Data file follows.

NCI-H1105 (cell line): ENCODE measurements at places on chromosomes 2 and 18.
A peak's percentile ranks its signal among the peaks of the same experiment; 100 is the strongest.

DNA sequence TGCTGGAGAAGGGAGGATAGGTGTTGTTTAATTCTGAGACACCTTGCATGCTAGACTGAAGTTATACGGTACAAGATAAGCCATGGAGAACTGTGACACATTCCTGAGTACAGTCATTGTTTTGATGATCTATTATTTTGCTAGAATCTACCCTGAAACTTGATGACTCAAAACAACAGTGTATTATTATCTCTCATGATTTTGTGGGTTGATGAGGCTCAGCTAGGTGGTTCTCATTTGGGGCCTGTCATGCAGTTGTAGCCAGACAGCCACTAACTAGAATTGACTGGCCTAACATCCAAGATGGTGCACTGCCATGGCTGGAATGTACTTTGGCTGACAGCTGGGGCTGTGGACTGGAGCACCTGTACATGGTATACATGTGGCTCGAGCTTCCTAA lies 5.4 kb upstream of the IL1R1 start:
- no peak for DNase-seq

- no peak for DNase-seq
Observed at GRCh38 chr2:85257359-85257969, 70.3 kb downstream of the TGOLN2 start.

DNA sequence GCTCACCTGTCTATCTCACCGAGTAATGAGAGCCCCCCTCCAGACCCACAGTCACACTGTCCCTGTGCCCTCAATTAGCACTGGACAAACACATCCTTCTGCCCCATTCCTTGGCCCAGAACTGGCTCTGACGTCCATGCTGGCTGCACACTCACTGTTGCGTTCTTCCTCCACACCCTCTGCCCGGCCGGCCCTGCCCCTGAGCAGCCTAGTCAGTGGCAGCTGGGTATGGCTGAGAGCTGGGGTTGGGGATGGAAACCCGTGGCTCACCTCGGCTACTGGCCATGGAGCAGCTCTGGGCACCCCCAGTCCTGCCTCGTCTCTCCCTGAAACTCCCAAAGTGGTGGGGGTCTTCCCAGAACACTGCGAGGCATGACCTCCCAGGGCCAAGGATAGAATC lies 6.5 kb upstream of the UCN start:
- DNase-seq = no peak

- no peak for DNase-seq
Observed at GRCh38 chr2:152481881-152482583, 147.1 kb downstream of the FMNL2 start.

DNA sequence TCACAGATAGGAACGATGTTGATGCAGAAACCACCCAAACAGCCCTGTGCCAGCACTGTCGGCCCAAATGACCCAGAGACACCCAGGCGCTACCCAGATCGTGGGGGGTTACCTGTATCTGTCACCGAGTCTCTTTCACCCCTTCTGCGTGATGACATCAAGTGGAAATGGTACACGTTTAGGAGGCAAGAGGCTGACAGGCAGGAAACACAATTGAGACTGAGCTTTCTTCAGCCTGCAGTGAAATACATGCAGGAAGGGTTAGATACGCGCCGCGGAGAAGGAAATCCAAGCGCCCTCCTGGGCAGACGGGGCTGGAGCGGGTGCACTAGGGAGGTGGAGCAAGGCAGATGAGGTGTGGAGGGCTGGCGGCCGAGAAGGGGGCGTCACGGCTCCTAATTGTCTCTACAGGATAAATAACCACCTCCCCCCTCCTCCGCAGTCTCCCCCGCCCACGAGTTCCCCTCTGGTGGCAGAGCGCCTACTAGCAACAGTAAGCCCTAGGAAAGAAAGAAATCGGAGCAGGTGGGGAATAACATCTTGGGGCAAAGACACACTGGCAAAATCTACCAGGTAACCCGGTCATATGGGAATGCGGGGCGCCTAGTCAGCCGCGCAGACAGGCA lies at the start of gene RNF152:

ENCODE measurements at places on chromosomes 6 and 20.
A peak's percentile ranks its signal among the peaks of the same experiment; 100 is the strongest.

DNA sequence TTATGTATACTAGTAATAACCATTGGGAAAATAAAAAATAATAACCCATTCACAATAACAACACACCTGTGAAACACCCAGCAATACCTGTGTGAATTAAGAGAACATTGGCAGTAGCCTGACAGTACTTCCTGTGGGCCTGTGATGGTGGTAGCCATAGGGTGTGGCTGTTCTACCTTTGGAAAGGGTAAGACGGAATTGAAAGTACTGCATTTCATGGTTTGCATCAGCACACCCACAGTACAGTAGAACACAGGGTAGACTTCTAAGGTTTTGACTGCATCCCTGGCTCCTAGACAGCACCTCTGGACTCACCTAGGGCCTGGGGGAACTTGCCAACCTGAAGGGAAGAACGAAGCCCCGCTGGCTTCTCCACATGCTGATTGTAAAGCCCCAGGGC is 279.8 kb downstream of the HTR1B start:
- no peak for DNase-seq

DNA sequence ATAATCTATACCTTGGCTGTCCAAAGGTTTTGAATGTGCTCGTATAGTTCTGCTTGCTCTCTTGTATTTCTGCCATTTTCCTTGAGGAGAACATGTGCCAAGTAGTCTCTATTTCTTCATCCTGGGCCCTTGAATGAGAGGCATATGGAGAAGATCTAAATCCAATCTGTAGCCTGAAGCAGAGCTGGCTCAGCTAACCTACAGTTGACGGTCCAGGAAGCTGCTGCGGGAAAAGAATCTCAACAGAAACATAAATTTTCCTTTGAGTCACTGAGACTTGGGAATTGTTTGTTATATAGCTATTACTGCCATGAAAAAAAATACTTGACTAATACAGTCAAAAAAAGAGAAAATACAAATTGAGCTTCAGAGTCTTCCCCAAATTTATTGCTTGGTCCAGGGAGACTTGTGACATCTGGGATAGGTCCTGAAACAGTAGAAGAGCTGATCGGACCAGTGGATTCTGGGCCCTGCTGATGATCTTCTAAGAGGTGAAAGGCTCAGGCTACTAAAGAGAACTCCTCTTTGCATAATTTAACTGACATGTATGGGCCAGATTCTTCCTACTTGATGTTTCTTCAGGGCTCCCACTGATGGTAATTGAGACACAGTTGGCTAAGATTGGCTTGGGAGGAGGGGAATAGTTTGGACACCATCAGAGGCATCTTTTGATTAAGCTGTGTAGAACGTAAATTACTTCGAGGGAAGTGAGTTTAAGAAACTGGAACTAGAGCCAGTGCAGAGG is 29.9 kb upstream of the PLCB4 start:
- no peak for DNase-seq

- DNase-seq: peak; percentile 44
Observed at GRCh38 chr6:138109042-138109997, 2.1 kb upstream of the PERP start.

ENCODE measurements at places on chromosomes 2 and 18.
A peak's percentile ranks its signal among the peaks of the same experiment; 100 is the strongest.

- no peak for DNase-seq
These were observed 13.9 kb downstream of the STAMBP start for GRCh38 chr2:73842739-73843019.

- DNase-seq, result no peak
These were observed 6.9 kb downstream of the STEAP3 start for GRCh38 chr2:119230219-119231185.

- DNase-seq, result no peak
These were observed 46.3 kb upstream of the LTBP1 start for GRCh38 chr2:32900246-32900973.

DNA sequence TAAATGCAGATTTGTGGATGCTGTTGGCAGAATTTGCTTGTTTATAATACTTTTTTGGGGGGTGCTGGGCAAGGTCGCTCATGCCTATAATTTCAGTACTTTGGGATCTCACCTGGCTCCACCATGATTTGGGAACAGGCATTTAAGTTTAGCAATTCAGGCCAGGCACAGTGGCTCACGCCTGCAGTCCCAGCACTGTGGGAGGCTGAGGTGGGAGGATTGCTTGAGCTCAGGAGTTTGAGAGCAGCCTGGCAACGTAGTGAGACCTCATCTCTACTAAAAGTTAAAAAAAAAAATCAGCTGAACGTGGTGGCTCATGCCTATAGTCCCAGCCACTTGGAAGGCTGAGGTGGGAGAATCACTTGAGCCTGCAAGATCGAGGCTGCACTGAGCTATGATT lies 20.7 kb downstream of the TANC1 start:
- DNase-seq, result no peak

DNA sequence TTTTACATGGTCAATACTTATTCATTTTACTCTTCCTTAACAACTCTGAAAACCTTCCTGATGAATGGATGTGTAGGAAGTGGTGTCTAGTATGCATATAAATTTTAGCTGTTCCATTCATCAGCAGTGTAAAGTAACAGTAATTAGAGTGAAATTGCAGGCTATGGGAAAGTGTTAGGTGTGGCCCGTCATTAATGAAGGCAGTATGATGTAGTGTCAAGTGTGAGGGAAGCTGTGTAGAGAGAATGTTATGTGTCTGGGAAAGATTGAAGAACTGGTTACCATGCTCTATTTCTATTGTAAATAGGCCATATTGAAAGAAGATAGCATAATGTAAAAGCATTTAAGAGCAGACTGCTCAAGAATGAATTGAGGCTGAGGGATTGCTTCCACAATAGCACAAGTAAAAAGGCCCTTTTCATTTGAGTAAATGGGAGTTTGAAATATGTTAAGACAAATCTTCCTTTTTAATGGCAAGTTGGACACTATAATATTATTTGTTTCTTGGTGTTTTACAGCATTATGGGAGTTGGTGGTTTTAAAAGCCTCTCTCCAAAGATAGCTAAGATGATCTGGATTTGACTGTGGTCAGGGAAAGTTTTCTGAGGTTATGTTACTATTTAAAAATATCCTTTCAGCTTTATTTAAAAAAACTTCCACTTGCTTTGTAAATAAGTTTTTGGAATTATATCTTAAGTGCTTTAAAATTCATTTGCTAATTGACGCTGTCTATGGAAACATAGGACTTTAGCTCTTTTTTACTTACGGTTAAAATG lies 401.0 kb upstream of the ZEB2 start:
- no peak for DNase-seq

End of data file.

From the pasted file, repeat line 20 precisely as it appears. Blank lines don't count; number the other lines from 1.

ENCODE measurements at places on chromosomes 2 and 18.